A group of Democratic senators plans this week to take the unusual step of demanding on the Senate floor that the Pentagon's $180.3 billion procurement bill be sent back to committee because it is too high.
Sen. Carl Levin (D-Mich.) was putting the finishing touches last night on a motion to recommit the defense bill to the Senate Armed Services Committee that approved it earlier this year with only one dissent--his. The Michigan senator will argue that the economy has sunk so low that the nation cannot afford to finance a record defense bill in fiscal 1983.
Allied with Levin in this effort as of last night were such Senate Democratic leaders as Robert C. Byrd (W. Va.), the minority leader, and Ernest F. Hollings (S.C.), ranking Democrat on the Budget Committee.
They were seeking to round up some Republicans to make the recommital effort bipartisan, but prospects for this looked dim. A number of Republican senators approached agreed that the committee bill is moot in the sense that even President Reagan has signaled that he will settle for less than the $180.3 billion the committee approved for ships, missiles, aircraft and other weaponry in the new fiscal year.
However, the Republicans balked at the prospect of looking soft on defense or being critical of the administration.
Although the vote counters were resigned to seeing the recommital motion voted down today, they said the attempt would dramatize signficant support for these three propositions:
That the Armed Services Committee should not push a bill through the Senate before the Budget Committee has set a ceiling for national defense.
That the Pentagon no longer can be kept off limits when it comes to reducing federal spending to lower the deficit.
That the Armed Services Committee should take the final figure agreed upon for procurement in fiscal 1983 and figure out how to reach it after careful deliberation.
The statements being drafted last night by backers of the recommittal motion stressed that they were neither against a strong national defense nor trying to make political points at the expense of Republicans.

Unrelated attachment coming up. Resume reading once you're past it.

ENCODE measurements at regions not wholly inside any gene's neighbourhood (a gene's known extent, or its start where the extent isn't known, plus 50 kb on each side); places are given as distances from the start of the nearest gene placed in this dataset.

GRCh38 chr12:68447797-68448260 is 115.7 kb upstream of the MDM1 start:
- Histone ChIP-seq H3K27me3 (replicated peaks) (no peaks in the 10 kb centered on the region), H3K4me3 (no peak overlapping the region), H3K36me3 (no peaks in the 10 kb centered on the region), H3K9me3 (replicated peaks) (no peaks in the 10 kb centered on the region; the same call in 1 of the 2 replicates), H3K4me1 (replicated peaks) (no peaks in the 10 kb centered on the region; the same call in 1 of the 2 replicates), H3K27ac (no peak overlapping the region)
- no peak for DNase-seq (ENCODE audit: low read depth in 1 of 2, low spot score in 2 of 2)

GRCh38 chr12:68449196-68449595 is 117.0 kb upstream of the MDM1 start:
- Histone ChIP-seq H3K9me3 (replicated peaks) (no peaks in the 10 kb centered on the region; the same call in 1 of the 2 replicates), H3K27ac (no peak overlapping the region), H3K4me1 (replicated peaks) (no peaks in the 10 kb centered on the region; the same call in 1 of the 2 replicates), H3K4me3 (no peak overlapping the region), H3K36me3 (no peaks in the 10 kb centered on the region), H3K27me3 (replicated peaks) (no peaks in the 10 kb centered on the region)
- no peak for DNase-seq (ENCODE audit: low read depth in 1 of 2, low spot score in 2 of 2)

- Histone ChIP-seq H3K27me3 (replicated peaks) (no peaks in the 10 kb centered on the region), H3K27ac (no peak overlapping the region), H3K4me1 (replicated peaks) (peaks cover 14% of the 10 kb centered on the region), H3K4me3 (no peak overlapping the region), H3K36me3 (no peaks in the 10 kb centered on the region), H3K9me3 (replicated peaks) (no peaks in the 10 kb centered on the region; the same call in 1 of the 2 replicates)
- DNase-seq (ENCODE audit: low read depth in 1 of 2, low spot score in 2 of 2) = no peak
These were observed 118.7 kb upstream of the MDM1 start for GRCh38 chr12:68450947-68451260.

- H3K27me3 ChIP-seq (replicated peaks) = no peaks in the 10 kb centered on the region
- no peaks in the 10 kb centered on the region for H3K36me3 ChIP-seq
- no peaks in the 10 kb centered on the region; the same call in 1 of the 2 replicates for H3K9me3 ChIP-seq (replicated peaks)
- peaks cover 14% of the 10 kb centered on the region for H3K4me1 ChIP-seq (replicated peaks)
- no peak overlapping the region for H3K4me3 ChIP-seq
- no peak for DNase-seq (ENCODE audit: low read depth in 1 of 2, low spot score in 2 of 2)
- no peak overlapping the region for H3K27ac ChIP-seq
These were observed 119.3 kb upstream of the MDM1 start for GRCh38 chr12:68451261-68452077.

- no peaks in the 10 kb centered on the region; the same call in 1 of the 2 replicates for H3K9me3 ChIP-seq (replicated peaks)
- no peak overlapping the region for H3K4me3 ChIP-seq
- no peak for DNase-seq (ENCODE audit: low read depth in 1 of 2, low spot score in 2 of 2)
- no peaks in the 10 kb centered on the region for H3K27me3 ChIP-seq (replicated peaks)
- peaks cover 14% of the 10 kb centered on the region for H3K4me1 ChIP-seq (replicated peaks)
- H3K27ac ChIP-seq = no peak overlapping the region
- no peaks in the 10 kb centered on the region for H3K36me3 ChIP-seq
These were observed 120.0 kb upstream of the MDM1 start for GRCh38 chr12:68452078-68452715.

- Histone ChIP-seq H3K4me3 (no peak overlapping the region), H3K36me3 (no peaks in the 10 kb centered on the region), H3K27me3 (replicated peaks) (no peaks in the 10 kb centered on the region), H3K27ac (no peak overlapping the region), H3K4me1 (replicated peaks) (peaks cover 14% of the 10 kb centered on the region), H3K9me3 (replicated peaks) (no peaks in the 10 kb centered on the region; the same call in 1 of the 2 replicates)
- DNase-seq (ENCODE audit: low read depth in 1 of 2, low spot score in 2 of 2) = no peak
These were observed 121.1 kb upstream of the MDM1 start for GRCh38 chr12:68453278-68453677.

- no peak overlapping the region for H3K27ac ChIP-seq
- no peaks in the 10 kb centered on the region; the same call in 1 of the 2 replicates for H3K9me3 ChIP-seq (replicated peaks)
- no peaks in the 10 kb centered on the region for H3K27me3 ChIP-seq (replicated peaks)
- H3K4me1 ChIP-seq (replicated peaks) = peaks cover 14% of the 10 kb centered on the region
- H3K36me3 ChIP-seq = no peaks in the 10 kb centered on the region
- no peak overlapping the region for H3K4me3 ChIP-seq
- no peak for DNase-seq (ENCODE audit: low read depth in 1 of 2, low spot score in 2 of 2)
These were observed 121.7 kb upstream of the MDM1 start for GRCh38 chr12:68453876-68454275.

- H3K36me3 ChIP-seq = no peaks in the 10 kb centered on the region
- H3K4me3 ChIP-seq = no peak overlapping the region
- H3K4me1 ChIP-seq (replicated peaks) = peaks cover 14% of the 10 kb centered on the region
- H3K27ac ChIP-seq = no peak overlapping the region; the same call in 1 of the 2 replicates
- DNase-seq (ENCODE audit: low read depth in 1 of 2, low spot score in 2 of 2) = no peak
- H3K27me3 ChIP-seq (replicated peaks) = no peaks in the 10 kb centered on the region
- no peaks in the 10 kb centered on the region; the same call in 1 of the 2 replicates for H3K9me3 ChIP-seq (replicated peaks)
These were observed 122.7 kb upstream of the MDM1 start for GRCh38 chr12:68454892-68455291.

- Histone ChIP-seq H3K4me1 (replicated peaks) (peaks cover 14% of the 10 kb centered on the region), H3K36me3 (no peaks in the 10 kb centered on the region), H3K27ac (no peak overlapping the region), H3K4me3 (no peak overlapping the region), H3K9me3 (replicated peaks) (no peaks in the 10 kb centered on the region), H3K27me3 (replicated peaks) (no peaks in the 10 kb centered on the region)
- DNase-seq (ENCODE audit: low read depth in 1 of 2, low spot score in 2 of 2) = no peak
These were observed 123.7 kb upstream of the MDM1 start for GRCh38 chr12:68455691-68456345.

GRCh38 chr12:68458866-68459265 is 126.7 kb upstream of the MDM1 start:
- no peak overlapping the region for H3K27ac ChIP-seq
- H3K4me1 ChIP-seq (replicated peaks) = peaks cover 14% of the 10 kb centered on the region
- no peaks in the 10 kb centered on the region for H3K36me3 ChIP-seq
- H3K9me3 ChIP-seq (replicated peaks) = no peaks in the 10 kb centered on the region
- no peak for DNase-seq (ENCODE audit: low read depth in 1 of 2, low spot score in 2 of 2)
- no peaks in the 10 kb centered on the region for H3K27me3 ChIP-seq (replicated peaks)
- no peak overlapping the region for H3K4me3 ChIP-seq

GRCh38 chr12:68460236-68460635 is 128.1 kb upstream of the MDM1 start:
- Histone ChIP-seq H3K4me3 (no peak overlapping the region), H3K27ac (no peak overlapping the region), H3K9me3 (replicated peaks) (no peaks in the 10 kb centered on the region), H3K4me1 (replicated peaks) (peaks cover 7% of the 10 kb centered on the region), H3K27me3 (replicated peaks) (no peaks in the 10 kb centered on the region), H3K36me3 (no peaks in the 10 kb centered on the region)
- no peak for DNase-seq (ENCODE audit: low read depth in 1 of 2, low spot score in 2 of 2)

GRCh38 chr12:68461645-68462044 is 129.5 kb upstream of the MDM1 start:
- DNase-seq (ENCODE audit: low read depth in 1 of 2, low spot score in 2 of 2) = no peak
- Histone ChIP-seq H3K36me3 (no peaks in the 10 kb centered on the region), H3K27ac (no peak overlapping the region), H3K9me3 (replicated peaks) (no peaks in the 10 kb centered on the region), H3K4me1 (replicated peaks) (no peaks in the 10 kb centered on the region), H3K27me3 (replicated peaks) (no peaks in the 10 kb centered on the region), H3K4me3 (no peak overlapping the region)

Despite such disclaimers, the mini-rebellion over approving the defense bill before the Budget Committee has acted amounts to a slap at Chairman John G. Tower (R-Tex.) of the Senate Armed Services Committee. He rushed the bill to the floor, without ever hearing from Defense Secretary Caspar W. Weinberger during an open hearing by the full committee, some senators have protested.
Tower's strategy was to exert leverage on the Senate Budget Committee to approve a high figure for national defense. But critics said that his attempt to do this at the time President Reagan is leaning toward a lower figure makes the committee bill irrelevant.
Sen. John C. Stennis (Miss.), ranking Democrat on the Armed Services Committee, said as the debate on the procurement bill opened yesterday that his preference when he chaired the committee was to let the Budget Committee set the figure first to keep the authorization process from becoming "irrelevant." However, Stennis did not object to taking up the bill yesterday and thus supported Tower's fast track approach.
Tower, in his opening statement, said that "we simply have no choice" but to vote almost the full amount that Reagan has requested for national defense. "The threat facing us demands that we endure sacrifices, sacrifices that we must endure for the common defense."
To help senators assess the Soviet threat, the Senate will hear in closed session today from government intelligence executives about Russian military programs. The debate on the defense bill is scheduled to follow that briefing, with the recommital motion expected to be offered early in the proceedings.
The Senate committee's recommended total of $180.3 billion compares with $183.4 billion requested by the administration, a reduction of $3.1 billion.
In budget negotiations last week the White House put on the table a series of proposals for reducing defense spending between $23 billion and $33 billion over the next three fiscal years. The proposed reduction for fiscal 1983 of from $4 billion to $6 billion would be in spending, requiring a larger reduction than that in the amount appropriated since those funds are spent over several years.